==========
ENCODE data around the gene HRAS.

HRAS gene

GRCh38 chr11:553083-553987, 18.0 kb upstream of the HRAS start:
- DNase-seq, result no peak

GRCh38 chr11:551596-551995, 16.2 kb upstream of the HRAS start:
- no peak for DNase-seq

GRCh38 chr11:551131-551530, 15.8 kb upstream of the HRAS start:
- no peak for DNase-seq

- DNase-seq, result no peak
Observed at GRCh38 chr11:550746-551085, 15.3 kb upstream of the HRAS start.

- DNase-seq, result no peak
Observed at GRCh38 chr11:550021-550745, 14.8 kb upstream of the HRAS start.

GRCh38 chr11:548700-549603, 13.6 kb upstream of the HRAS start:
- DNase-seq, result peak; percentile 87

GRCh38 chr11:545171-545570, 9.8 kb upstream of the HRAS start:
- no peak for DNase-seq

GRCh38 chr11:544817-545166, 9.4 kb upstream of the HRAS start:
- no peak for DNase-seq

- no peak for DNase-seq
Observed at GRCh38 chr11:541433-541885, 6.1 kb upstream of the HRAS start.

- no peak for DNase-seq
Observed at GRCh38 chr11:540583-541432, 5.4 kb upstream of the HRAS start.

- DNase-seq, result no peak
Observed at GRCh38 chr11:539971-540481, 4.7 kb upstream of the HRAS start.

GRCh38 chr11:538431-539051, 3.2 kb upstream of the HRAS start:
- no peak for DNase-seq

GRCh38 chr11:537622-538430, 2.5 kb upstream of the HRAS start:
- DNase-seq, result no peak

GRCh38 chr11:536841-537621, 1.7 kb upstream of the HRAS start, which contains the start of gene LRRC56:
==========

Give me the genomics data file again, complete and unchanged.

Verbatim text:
ENCODE data around the gene HRAS.

HRAS gene

GRCh38 chr11:553083-553987, 18.0 kb upstream of the HRAS start:
- DNase-seq, result no peak

GRCh38 chr11:551596-551995, 16.2 kb upstream of the HRAS start:
- no peak for DNase-seq

GRCh38 chr11:551131-551530, 15.8 kb upstream of the HRAS start:
- no peak for DNase-seq

- DNase-seq, result no peak
Observed at GRCh38 chr11:550746-551085, 15.3 kb upstream of the HRAS start.

- DNase-seq, result no peak
Observed at GRCh38 chr11:550021-550745, 14.8 kb upstream of the HRAS start.

GRCh38 chr11:548700-549603, 13.6 kb upstream of the HRAS start:
- DNase-seq, result peak; percentile 87

GRCh38 chr11:545171-545570, 9.8 kb upstream of the HRAS start:
- no peak for DNase-seq

GRCh38 chr11:544817-545166, 9.4 kb upstream of the HRAS start:
- no peak for DNase-seq

- no peak for DNase-seq
Observed at GRCh38 chr11:541433-541885, 6.1 kb upstream of the HRAS start.

- no peak for DNase-seq
Observed at GRCh38 chr11:540583-541432, 5.4 kb upstream of the HRAS start.

- DNase-seq, result no peak
Observed at GRCh38 chr11:539971-540481, 4.7 kb upstream of the HRAS start.

GRCh38 chr11:538431-539051, 3.2 kb upstream of the HRAS start:
- no peak for DNase-seq

GRCh38 chr11:537622-538430, 2.5 kb upstream of the HRAS start:
- DNase-seq, result no peak

GRCh38 chr11:536841-537621, 1.7 kb upstream of the HRAS start, which contains the start of gene LRRC56: